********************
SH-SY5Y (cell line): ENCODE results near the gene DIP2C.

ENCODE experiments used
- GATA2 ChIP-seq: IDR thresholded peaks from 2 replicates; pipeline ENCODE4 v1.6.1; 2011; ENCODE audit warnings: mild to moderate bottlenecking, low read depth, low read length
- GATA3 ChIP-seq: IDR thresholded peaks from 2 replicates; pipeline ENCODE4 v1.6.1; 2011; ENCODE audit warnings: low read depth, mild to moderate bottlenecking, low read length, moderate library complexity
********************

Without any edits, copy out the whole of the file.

SH-SY5Y (cell line): ENCODE results near the gene DIP2C.

ENCODE experiments used
- GATA2 ChIP-seq: IDR thresholded peaks from 2 replicates; pipeline ENCODE4 v1.6.1; 2011; ENCODE audit warnings: mild to moderate bottlenecking, low read depth, low read length
- GATA3 ChIP-seq: IDR thresholded peaks from 2 replicates; pipeline ENCODE4 v1.6.1; 2011; ENCODE audit warnings: low read depth, mild to moderate bottlenecking, low read length, moderate library complexity